LIVINGSTON, James, 1st Earl of Newburgh [S] (c.1622-70), of Cirencester, Glos.

Published in The History of Parliament: the House of Commons 1660-1690, ed. B.D. Henning, 1983
Available from Boydell and Brewer

Constituency

Dates

1661 - 4 Dec. 1670

Family and Education

b. c.1622, o. s. of Sir John Livingstone, 1st Bt., of Kinnaird, Perth by Jane, da. of Richard Sproxton of Wakefield, Yorks., wid. of William Marwood of Little Busby, Yorks.; step-bro. of Richard Gorges, 2nd Baron Gorges of Dundalk [I]. educ. Merton, Oxf. matric. 17 Dec. 1638, aged 16, travelled abroad (France) c.1642-6. m. (1) 1648, Lady Catherine Howard (d. c.1650), da. of Theophilus Howard, 2nd Earl of Suffolk, wid. of Lord George Stuart, 9th Seigneur d’Aubigny, 1da.; (2) c. May 1660, Anne (bur. 26 May 1692), da. of Sir Henry Poole of Sapperton, Glos., 2s. suc. fa. as 2nd Bt. Mar. 1628; cr. Visct. Newburgh [S] 13 Sept. 1647, Earl of Newburgh [S] 31 Dec. 1660.1

Offices Held

Lt.-col. Life Gds. [S] 1650-1; col. of horse (Spanish army) 1656-8; capt. of the bodyguard [S] 1661-70.

PC [S] 1661-d.; v.-adm. [S] 1666-8; gent. of the privy chamber 1668-d.2

Commr. for loyal and indigent officers, Glos. 1662, assessment, Glos. 1663-9, Gloucester 1663-4; j.p. Glos. and Lincs. 1664-d.

Biography

Lord Newburgh’s ancestry cannot be traced with certainty beyond his great-grandfather, who was elected provost of Stirling in 1553. His father was groom of the bedchamber to James I, from whom he received generous grants of land in Scotland. About 1642 he himself was sent to France to be brought up, in accordance with Charles I’s instructions. He joined the King at Newcastle in 1646, was given a Scottish peerage, and married into the royal family. After planning to rescue the King on his way to Windsor in December 1648 before his trial, he fled to Holland, but accompanied Charles II to Scotland in 1650, subscribed to the Covenant, and took his seat in the Scottish House of Lords. Escaping abroad again after the battle of Worcester, he relieved the tedium of exile by duelling and a brisk correspondence with the Scottish Royalists. He commanded one of the English regiments which fought under the Spaniards at the battle of the Dunes.3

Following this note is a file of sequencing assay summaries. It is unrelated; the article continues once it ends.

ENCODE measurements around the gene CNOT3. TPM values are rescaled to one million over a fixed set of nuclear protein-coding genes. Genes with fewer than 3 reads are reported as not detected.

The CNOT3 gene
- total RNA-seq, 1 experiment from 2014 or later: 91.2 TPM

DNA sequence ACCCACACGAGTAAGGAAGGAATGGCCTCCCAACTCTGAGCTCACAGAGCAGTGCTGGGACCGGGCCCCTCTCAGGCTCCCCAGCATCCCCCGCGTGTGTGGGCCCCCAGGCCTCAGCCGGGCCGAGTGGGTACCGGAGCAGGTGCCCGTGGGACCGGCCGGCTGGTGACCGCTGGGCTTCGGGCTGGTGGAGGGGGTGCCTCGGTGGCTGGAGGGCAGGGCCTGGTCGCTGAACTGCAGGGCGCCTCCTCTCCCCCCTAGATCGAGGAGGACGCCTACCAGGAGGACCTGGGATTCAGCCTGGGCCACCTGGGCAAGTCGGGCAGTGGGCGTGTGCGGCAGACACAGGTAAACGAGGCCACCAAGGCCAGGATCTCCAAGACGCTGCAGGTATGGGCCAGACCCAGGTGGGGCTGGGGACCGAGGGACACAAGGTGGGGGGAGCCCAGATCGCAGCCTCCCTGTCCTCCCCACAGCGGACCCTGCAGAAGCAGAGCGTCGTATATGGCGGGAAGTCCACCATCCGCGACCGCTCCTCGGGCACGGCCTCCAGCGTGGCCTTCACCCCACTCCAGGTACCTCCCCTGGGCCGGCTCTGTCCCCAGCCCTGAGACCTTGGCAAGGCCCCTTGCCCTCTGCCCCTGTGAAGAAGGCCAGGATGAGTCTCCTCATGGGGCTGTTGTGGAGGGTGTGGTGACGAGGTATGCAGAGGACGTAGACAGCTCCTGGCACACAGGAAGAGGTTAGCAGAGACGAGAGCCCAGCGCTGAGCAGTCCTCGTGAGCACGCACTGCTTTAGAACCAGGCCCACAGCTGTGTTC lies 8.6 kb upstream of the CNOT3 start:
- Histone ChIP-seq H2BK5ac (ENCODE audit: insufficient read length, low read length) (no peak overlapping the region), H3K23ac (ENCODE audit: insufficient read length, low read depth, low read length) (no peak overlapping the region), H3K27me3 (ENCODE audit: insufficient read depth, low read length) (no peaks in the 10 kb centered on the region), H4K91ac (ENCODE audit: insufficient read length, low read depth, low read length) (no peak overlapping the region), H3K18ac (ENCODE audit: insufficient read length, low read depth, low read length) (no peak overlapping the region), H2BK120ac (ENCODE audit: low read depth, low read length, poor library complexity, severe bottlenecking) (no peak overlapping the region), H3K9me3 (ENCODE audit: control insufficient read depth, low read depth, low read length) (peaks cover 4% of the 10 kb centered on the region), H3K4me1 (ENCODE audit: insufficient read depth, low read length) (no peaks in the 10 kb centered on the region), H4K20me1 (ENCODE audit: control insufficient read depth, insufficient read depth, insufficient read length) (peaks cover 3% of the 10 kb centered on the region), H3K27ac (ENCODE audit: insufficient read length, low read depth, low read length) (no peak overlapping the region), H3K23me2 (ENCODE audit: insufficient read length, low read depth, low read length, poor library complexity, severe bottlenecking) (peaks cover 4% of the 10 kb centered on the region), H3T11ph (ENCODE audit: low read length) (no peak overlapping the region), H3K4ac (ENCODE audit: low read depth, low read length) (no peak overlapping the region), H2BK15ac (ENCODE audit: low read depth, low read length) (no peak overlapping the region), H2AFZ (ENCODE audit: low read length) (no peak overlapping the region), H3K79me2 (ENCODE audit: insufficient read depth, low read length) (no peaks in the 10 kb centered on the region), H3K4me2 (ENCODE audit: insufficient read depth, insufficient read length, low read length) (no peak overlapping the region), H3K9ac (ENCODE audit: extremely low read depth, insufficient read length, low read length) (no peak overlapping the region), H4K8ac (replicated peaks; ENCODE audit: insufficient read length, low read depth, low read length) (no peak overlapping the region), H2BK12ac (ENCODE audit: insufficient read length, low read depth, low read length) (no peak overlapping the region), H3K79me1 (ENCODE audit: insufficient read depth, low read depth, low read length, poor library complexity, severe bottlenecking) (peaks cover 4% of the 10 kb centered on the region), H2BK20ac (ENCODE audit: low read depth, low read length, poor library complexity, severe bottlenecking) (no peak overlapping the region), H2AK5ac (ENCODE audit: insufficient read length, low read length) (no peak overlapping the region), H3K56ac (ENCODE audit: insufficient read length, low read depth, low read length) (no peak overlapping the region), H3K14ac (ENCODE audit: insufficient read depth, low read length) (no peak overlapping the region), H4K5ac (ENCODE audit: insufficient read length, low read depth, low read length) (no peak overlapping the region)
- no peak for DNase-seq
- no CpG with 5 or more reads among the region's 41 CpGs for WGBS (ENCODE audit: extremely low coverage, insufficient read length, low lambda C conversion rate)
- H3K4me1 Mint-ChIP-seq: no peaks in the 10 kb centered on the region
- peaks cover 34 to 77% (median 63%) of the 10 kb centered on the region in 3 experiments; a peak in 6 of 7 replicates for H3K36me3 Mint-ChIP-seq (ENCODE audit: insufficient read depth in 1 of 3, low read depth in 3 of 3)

Newburgh continued his military career after the Restoration, becoming captain of the bodyguard in Scotland. He was given a Scottish earldom, with a special remainder to his heirs ‘whomsoever’, and received many other favours, which continued throughout his life. By his second marriage he became lord of the manor of Cirencester, for which he was returned, apparently unopposed, at the general election of 1661. An inactive Member of the Cavalier Parliament, he was named to only 29 committees and took no part in the Clarendon Code, though he was appointed to the committee on the bill for the execution of those under attainder. He had property in the Lincolnshire fens, although his title was disputed by his stepson, the Duke of Richmond and was appointed to committees for no less than five land reclamation bills. During 1662 he was in Scotland, assisting Lord Middleton in the establishment of episcopacy and incurring the lasting enmity of Lauderdale. He was reported as particularly ‘severe against those who refuse to abjure the Covenant, not only removing them from office, as in England, but imprisoning them’. He was back at Westminster for the second session, and on 5 May 1663 was appointed to the committee to bring in the bill restricting offices to loyalists. In 1664 he was on the list of court dependants, and the House resolved that his interest should be taken care of under his brother-in-law’s estate bill. As vice-admiral, he was in Scotland from February to December 1666, chiefly concerned with the suppression of the Pentland Rising.4

After the fall of Clarendon Newburgh was among those appointed to consider the balance of trade with Scotland. In April 1668 he was twice teller for reading the Lords’ bill to ascertain the alnage duties, which had been granted to Richmond. Sir Thomas Osborne included him among the Members who had usually voted for supply. He resigned his commission early in 1670, on the grounds of ‘corpulency and goutishness’. His dispute with his stepson came to a head in the same year, with both parties issuing writs of ejectment and claiming privilege, but a collision between the Houses was averted by Newburgh’s death on 4 Dec. ‘One of the finest gentlemen of his age, with untainted principles of loyalty and honour’, he was buried at St. Margaret’s, Westminster.5

Ref Volumes: 1660-1690

Author: Basil Duke Henning

Notes

  • 1. Scots Peerage, vi. 452; Misc.